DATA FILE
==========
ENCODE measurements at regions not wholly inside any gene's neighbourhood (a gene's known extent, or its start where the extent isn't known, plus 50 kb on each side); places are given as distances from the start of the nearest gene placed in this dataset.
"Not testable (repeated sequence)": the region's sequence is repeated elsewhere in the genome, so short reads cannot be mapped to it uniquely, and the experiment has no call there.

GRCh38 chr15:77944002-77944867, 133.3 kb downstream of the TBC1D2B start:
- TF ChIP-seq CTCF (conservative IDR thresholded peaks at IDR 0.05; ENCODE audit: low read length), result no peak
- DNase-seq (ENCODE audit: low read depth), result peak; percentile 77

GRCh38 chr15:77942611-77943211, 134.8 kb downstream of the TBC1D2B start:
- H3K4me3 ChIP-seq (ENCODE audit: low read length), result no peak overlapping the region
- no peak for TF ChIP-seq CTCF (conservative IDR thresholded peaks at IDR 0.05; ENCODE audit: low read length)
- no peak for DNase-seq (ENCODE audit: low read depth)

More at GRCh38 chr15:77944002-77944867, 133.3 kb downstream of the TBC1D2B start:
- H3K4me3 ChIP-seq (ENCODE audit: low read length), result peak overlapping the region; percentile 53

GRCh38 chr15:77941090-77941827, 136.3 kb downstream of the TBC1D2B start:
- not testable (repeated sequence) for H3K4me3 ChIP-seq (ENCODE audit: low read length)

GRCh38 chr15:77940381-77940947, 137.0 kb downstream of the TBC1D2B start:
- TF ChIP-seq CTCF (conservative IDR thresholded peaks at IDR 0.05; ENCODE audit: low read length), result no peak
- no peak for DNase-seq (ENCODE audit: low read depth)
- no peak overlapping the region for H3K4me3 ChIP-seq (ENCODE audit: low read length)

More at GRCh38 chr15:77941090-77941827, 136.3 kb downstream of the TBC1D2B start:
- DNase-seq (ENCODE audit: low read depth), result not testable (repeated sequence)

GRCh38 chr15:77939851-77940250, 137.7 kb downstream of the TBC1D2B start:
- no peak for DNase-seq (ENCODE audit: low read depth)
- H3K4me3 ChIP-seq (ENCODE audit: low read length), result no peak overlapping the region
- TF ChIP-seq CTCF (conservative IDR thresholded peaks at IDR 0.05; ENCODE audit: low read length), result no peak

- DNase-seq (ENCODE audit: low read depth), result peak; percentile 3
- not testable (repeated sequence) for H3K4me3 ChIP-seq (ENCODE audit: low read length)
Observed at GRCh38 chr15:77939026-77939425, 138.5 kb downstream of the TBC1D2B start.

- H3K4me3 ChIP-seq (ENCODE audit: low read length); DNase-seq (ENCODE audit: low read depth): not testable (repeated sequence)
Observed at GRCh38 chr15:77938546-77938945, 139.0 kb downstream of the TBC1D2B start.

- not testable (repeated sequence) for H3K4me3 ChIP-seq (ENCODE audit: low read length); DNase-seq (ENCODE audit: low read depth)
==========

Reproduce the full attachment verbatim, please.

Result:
ENCODE measurements at regions not wholly inside any gene's neighbourhood (a gene's known extent, or its start where the extent isn't known, plus 50 kb on each side); places are given as distances from the start of the nearest gene placed in this dataset.
"Not testable (repeated sequence)": the region's sequence is repeated elsewhere in the genome, so short reads cannot be mapped to it uniquely, and the experiment has no call there.

GRCh38 chr15:77944002-77944867, 133.3 kb downstream of the TBC1D2B start:
- TF ChIP-seq CTCF (conservative IDR thresholded peaks at IDR 0.05; ENCODE audit: low read length), result no peak
- DNase-seq (ENCODE audit: low read depth), result peak; percentile 77

GRCh38 chr15:77942611-77943211, 134.8 kb downstream of the TBC1D2B start:
- H3K4me3 ChIP-seq (ENCODE audit: low read length), result no peak overlapping the region
- no peak for TF ChIP-seq CTCF (conservative IDR thresholded peaks at IDR 0.05; ENCODE audit: low read length)
- no peak for DNase-seq (ENCODE audit: low read depth)

More at GRCh38 chr15:77944002-77944867, 133.3 kb downstream of the TBC1D2B start:
- H3K4me3 ChIP-seq (ENCODE audit: low read length), result peak overlapping the region; percentile 53

GRCh38 chr15:77941090-77941827, 136.3 kb downstream of the TBC1D2B start:
- not testable (repeated sequence) for H3K4me3 ChIP-seq (ENCODE audit: low read length)

GRCh38 chr15:77940381-77940947, 137.0 kb downstream of the TBC1D2B start:
- TF ChIP-seq CTCF (conservative IDR thresholded peaks at IDR 0.05; ENCODE audit: low read length), result no peak
- no peak for DNase-seq (ENCODE audit: low read depth)
- no peak overlapping the region for H3K4me3 ChIP-seq (ENCODE audit: low read length)

More at GRCh38 chr15:77941090-77941827, 136.3 kb downstream of the TBC1D2B start:
- DNase-seq (ENCODE audit: low read depth), result not testable (repeated sequence)

GRCh38 chr15:77939851-77940250, 137.7 kb downstream of the TBC1D2B start:
- no peak for DNase-seq (ENCODE audit: low read depth)
- H3K4me3 ChIP-seq (ENCODE audit: low read length), result no peak overlapping the region
- TF ChIP-seq CTCF (conservative IDR thresholded peaks at IDR 0.05; ENCODE audit: low read length), result no peak

- DNase-seq (ENCODE audit: low read depth), result peak; percentile 3
- not testable (repeated sequence) for H3K4me3 ChIP-seq (ENCODE audit: low read length)
Observed at GRCh38 chr15:77939026-77939425, 138.5 kb downstream of the TBC1D2B start.

- H3K4me3 ChIP-seq (ENCODE audit: low read length); DNase-seq (ENCODE audit: low read depth): not testable (repeated sequence)
Observed at GRCh38 chr15:77938546-77938945, 139.0 kb downstream of the TBC1D2B start.

- not testable (repeated sequence) for H3K4me3 ChIP-seq (ENCODE audit: low read length); DNase-seq (ENCODE audit: low read depth)